Picture of Janis Reed, Ph.D., BCE

Janis Reed, Ph.D., BCE

Technical Services Manager PCO Product Development

Post Date
Thursday - June 29 - 2017
Post Title

The Magic Behind Foam




The Scoop on Foam

Foams are a relatively new tool in the PMPs fight against difficult to control pests. The concept behind using foam is simple – they can do anything a liquid insecticide can do, only more efficiently. If a liquid pesticide is, the liquid cannot flow “up” into a termite gallery or void, it must follow where gravity leads. Foam on the other hand, can “climb” up into galleries, voids and other openings.

Foam formulations are described as a “dry” foam, meaning there is little water applied so it is unlikely to damage surfaces, walls, wooden pieces, or other places applications might be made.

Foam on the other hand, can “climb” up into galleries, voids and other openings.

Additionally, most foams are non-repellent so when insect encounter insecticide residues left behind after the foam dries, they do not avoid the treated surfaces. Foam applications are generally not exposed to UV light and rain so the treatment will not be broken down or moved from the application site.

How to Apply

There are many options for PMPs to make and apply pesticide foam. Mechanical foamers powered by electricity, simple hand pumped compressed air foamers, and commercially available ready-to-use foam in a can, much like shaving cream or hair mousse are available. Most commercially available cans of foam have a 30:1 foam expansion ratio; this means the volume of foam formed to the volume of solution to make the foam. There are many types of pesticides that can be formulated into foam and there are several commercially available foaming concentrates. Never use a foaming concentrate alone; there is no active ingredient in it to control pests.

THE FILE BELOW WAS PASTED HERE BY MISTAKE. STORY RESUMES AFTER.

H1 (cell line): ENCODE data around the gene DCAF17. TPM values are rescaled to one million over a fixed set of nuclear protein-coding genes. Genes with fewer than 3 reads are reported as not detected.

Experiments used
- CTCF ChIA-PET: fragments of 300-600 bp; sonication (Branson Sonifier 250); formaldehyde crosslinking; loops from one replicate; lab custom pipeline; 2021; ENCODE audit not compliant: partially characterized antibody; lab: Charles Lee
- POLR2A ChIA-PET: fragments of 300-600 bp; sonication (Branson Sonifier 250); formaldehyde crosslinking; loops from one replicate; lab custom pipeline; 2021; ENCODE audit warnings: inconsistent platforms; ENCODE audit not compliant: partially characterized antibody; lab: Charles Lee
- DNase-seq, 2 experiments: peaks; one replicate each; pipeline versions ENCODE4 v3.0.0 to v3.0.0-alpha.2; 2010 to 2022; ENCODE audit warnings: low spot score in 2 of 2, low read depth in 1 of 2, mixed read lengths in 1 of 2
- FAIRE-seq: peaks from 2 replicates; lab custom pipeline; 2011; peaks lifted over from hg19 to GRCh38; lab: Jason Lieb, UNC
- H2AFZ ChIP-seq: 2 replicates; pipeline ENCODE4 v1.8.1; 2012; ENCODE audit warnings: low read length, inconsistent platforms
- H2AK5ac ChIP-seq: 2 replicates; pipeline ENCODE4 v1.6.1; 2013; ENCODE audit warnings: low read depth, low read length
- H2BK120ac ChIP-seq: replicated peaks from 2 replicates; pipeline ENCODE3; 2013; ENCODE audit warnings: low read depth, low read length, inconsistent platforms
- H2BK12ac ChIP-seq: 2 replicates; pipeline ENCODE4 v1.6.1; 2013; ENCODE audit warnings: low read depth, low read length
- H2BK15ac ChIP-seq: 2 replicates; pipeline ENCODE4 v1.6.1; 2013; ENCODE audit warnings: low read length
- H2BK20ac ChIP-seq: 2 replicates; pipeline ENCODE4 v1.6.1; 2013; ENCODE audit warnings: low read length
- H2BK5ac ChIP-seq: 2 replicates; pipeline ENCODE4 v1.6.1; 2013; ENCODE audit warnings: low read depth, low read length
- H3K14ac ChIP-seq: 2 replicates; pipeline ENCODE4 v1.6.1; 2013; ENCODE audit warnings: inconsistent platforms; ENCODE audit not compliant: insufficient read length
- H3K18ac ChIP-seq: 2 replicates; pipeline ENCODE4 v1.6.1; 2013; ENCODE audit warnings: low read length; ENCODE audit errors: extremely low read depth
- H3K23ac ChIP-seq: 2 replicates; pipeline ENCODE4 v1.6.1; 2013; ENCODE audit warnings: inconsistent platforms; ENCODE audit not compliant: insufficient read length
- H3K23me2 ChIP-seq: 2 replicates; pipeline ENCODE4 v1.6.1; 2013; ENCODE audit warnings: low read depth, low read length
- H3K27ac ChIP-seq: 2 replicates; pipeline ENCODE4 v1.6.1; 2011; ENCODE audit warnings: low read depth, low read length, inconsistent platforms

Most foam applications, traditionally, were made against drywood termites and wood boring beetles.

Never use a foaming concentrate alone
Due to their habits of living inside wood, without contact to moisture, and in small numbers, foam is an excellent choice for control. A small hole is drilled in the wood, with the goal of accessing termite feeding galleries in the wood and foam is applied. Kick out holes (where frass is ejected from galleries) can also be used.

 

Not Just for Termites

More recently, foam applications have been used to control other pests, such as ants and carpenter bees in wall voids and other places traditional liquid applications are difficult or impossible. Furthermore, some products are not limited to voids; they are also labeled for crack and crevice applications for ant control.

Be patient! Most foams are formulated with non-repellent insecticides. These products are notoriously slow acting; they take time to control insects.

As always be sure to read and follow all pesticide label instructions.


 

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